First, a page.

UBC Theses and Dissertations
Factors affecting spatial and temporal variation in human-bear interactions Sunter, Emily Judith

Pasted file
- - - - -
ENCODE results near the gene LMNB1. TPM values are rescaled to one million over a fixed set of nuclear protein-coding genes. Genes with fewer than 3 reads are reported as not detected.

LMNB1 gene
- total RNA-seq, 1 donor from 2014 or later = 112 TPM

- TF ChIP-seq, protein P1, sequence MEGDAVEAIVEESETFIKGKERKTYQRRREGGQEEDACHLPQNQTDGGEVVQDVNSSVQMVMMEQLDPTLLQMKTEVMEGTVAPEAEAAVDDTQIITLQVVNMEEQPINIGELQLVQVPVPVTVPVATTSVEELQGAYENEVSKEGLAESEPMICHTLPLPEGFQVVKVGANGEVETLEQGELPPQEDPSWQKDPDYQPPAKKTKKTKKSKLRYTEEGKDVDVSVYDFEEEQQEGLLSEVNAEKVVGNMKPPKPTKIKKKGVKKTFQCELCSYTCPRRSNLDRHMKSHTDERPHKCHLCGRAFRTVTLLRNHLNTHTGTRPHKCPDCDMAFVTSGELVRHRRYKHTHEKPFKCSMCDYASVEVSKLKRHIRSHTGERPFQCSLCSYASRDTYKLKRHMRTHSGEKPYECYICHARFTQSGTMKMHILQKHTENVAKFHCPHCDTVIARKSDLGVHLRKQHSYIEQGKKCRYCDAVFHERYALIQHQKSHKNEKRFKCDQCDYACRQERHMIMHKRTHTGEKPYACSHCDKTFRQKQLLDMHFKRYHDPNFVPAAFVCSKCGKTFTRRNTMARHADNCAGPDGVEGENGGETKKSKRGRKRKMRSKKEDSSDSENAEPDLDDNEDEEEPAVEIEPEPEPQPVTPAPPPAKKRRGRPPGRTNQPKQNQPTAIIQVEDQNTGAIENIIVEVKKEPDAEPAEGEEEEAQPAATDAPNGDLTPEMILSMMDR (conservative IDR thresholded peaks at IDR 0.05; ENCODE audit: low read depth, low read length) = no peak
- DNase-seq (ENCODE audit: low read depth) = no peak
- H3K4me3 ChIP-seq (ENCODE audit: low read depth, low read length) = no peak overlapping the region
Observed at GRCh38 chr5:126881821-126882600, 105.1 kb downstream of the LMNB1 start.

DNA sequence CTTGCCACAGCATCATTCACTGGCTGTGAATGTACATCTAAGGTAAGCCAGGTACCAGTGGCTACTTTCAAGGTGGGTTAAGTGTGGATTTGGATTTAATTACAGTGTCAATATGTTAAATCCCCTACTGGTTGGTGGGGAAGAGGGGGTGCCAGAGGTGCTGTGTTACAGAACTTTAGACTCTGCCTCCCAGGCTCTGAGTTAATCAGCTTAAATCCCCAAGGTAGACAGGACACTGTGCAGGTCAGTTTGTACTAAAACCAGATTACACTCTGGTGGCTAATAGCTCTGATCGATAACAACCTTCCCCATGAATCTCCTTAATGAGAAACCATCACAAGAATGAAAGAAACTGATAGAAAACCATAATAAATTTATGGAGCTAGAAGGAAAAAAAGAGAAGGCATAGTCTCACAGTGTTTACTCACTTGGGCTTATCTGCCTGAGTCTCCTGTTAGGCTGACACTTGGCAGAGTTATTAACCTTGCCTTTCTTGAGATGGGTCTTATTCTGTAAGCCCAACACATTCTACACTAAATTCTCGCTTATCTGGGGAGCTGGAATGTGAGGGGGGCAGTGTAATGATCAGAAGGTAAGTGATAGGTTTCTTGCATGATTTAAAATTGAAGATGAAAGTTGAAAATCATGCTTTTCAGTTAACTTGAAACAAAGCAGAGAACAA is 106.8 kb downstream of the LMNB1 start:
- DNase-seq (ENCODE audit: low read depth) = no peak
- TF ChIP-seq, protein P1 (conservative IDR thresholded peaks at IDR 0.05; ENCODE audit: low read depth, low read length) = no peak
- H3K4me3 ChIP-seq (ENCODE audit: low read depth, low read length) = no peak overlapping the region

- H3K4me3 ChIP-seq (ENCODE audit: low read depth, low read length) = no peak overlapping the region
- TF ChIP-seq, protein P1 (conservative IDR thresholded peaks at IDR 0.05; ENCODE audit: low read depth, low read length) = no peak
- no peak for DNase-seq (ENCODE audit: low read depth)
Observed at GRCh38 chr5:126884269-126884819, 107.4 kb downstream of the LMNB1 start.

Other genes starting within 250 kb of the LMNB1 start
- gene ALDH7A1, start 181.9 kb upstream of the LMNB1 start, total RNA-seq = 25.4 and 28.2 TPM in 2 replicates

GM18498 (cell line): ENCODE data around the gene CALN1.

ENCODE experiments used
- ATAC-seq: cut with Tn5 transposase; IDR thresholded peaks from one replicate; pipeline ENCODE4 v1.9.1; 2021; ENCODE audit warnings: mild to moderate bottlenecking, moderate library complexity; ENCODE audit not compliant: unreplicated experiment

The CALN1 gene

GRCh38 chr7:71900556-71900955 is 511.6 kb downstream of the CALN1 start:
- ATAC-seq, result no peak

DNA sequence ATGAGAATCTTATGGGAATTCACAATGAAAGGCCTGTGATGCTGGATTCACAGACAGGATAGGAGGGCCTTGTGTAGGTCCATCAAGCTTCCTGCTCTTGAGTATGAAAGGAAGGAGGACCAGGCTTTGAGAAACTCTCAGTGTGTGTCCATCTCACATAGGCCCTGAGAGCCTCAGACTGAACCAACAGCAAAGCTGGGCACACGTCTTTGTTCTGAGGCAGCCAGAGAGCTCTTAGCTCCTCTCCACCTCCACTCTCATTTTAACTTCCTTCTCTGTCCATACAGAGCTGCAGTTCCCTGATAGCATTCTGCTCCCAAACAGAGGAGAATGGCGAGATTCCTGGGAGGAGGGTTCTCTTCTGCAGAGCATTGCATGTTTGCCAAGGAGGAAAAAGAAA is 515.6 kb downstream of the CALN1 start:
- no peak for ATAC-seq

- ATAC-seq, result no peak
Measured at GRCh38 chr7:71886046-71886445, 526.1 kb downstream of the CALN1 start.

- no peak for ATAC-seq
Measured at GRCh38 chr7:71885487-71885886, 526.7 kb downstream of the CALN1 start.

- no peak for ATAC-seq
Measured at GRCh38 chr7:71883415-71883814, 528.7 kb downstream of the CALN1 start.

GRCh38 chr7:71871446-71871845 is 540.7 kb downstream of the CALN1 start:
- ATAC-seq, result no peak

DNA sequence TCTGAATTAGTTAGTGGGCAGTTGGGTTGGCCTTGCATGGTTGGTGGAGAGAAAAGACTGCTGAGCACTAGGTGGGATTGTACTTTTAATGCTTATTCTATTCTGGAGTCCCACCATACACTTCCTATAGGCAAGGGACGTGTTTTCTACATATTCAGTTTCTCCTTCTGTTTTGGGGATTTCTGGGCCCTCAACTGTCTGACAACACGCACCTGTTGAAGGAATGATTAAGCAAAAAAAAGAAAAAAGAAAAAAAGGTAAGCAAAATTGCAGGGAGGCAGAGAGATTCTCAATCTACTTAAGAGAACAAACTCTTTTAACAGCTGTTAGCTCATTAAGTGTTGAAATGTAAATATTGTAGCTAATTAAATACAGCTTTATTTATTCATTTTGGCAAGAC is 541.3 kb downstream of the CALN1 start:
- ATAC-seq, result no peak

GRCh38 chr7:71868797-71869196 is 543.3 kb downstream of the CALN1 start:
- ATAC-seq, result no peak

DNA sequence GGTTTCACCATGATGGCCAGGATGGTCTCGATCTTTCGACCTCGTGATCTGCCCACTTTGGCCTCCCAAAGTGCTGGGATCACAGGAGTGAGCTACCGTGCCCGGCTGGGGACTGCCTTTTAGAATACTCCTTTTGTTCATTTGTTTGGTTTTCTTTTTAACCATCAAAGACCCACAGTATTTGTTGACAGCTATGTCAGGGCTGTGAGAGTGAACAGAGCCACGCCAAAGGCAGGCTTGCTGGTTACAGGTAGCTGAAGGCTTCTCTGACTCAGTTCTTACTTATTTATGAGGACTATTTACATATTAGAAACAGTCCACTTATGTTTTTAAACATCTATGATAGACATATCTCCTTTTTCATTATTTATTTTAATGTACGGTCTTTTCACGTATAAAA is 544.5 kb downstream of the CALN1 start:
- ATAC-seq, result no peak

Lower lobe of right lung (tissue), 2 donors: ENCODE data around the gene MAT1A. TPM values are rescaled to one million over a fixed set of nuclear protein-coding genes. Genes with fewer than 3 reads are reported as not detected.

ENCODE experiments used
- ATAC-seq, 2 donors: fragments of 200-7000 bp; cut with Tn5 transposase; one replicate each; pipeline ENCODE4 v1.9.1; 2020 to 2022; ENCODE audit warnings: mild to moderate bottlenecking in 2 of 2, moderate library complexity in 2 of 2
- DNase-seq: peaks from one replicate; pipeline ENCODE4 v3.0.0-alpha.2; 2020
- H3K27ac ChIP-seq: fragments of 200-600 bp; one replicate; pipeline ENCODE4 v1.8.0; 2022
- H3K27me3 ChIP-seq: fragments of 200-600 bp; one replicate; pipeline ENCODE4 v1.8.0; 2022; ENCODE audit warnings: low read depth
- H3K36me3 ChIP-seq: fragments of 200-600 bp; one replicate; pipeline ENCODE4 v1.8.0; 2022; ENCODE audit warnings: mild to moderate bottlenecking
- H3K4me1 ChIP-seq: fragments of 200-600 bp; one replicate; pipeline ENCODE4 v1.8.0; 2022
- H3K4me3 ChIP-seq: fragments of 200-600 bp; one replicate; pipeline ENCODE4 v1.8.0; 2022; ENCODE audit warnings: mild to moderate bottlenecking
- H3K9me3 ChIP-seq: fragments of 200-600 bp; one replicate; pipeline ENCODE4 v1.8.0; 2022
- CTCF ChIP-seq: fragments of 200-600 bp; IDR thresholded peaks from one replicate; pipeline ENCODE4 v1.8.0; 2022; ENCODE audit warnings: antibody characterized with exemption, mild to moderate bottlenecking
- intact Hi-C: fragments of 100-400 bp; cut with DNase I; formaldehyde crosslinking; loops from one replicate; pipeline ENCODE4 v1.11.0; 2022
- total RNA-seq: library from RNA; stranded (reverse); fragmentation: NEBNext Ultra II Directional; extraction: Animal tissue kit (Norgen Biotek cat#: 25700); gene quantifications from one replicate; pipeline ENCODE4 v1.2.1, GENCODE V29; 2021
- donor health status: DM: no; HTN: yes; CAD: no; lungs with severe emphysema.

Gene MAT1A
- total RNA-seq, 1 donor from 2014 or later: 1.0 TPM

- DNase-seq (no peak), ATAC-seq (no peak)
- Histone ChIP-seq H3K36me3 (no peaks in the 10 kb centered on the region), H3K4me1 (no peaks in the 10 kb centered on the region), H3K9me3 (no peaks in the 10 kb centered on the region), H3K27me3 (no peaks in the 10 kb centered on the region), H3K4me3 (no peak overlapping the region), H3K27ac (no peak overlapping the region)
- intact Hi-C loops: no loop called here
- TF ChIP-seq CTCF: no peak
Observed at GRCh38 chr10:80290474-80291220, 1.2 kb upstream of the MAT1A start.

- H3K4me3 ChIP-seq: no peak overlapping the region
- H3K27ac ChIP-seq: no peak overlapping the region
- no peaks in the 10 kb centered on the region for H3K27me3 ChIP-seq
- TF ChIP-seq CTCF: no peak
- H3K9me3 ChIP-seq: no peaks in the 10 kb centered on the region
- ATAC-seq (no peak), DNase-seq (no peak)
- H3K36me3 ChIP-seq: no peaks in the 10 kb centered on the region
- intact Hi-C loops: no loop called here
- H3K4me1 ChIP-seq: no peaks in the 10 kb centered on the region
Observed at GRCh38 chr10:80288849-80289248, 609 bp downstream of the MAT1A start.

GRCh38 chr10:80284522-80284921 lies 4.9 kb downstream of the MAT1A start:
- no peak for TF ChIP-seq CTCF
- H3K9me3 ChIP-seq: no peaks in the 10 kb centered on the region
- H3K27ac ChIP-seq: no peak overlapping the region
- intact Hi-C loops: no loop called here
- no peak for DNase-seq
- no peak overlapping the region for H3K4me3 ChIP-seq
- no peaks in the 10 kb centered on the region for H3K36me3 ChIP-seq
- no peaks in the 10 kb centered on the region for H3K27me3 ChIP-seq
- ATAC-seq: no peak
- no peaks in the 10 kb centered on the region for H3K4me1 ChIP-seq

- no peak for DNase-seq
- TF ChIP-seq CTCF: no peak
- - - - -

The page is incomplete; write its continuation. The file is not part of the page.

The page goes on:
Past research in human-carnivore coexistence has largely focused on conflict interactions, leaving a significant knowledge gap in our understanding of coexistence beyond conflict. I addressed this gap by analyzing the spatial and temporal distribution of both incidents (i.e., conflict; physical attacks, property damage, bear consumption of human food) and sightings (i.e., animal, property, and person remain unharmed). I examined 2 years of human-bear interaction records from Alberta’s Bow Valley, a landscape where black bears (Ursus americanus) and grizzly bears (Ursus arctos) co-occur with people within vital large carnivore habitat. I used generalized linear models to examine patterns of interaction distribution across bear seasons and for each species. The majority of interactions were sightings of black bears reported during summer. Bear activity, primary productivity, and distance to roads and trails were the strongest predictors of interactions overall. Incident interactions were best explained by human presence while sightings models were more complex. In general, I found greater differences between species than between sightings and incidents, but sightings increased the power of predictive models over incidents alone. These results indicate the potential use of incorporating sightings reports with incidents for a broader understanding human-bear coexistence and can aid wildlife managers in further developing regulations to mitigate conflict and ensure viable bear populations. Key recommendations to improve human-bear coexistence in the Bow Valley include increasing the use of sightings reports in research and management decisions, quantifying the effect of management removals on black bear population dynamics, evaluating the human dimensions of human-bear interactions, and limiting human use where it overlaps with high-quality or high-activity bear habitat.
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